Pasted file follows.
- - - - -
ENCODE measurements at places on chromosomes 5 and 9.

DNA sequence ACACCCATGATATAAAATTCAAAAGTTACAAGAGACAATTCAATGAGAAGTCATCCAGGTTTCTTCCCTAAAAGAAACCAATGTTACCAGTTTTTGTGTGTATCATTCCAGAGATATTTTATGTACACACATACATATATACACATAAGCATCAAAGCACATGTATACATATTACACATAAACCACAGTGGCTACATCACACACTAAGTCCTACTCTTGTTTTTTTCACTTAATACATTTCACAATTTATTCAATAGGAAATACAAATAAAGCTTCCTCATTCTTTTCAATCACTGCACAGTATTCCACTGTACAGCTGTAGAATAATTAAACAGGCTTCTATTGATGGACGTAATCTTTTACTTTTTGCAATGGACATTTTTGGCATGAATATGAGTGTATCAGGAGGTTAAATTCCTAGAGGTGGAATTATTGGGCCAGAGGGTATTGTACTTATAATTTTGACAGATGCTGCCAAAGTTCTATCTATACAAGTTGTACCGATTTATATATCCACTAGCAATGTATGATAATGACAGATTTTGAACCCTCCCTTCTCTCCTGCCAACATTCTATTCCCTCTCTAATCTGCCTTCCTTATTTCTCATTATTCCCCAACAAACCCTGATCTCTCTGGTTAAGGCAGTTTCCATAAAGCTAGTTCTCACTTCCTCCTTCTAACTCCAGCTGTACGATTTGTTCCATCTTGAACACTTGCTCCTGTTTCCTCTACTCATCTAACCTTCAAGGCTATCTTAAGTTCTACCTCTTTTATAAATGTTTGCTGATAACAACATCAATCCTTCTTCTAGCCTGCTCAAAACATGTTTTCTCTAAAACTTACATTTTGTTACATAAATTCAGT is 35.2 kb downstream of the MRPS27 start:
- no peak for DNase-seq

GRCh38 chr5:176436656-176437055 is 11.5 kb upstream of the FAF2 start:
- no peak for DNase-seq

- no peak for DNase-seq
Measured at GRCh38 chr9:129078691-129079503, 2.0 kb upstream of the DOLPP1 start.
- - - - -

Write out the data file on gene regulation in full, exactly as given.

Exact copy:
ENCODE measurements at places on chromosomes 5 and 9.

DNA sequence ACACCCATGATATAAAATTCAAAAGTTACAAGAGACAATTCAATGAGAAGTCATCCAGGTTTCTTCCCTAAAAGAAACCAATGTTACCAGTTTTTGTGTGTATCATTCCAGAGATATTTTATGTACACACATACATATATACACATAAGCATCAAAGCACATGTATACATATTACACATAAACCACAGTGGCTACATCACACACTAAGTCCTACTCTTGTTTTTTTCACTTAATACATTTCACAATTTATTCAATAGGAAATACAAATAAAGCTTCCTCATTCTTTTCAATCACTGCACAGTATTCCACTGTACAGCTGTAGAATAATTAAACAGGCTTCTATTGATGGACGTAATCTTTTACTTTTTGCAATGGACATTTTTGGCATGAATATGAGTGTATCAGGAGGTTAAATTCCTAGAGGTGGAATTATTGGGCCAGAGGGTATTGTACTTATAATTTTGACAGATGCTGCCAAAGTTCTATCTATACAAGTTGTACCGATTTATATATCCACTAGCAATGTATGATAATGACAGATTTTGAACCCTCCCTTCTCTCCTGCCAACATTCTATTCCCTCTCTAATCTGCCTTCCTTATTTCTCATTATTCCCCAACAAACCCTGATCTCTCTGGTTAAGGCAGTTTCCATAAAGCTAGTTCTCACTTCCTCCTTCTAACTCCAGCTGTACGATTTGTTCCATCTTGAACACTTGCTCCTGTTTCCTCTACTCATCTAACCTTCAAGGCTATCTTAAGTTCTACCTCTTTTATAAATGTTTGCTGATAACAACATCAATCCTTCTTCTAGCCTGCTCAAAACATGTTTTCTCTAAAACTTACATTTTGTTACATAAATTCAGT is 35.2 kb downstream of the MRPS27 start:
- no peak for DNase-seq

GRCh38 chr5:176436656-176437055 is 11.5 kb upstream of the FAF2 start:
- no peak for DNase-seq

- no peak for DNase-seq
Measured at GRCh38 chr9:129078691-129079503, 2.0 kb upstream of the DOLPP1 start.